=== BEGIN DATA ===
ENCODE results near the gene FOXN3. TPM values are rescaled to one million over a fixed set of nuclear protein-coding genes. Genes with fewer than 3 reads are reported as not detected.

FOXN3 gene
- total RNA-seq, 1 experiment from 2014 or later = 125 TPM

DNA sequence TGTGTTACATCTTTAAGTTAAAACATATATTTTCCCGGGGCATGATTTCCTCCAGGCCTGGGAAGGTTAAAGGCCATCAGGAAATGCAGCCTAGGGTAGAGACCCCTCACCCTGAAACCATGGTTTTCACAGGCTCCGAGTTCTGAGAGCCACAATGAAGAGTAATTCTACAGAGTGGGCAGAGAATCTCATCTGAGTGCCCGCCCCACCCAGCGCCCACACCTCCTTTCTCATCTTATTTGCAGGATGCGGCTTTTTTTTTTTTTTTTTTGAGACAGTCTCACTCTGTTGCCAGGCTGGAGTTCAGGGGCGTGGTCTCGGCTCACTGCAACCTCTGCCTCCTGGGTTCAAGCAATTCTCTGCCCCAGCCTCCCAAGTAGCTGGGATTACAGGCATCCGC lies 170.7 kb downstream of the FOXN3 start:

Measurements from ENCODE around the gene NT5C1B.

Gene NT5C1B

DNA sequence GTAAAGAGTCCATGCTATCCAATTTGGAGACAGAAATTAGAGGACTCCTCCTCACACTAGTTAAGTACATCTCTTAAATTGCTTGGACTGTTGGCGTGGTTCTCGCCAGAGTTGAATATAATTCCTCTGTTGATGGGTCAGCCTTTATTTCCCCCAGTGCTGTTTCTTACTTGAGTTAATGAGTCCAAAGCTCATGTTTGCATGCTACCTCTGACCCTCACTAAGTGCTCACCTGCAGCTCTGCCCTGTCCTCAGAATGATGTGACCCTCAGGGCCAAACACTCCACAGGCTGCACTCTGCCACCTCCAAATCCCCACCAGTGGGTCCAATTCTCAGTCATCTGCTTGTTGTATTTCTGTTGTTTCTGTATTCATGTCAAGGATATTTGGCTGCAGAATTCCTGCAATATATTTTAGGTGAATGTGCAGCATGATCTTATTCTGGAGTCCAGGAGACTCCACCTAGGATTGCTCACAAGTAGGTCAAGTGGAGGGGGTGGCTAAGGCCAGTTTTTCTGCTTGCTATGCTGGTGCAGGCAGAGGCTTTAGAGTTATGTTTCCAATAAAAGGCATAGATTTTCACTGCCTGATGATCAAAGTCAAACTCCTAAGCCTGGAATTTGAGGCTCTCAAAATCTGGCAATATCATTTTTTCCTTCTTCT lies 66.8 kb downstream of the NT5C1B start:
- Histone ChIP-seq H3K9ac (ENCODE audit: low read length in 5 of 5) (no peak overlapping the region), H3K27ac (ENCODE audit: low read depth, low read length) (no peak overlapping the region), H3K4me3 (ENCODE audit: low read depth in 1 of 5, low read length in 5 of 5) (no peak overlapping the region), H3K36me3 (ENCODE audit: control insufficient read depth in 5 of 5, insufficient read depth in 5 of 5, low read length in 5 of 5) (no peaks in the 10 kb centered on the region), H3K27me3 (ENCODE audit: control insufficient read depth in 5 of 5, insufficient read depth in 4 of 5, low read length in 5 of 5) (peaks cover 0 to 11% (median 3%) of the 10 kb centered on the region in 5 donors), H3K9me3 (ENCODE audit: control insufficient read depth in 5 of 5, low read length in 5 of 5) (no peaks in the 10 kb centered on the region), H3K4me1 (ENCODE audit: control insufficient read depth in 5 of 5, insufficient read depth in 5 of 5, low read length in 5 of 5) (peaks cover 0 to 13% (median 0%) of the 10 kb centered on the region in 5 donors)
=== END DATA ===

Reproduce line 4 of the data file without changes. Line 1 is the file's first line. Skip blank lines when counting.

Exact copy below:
DNA sequence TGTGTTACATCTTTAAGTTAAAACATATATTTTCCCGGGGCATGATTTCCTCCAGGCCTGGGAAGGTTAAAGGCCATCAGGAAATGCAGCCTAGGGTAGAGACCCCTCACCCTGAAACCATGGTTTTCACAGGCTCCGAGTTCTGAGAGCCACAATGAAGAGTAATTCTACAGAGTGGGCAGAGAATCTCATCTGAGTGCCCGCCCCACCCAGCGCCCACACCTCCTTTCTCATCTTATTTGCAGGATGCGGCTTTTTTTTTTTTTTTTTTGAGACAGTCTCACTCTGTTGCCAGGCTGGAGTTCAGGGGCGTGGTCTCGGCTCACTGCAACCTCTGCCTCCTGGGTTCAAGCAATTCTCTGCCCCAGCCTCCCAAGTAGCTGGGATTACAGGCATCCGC lies 170.7 kb downstream of the FOXN3 start: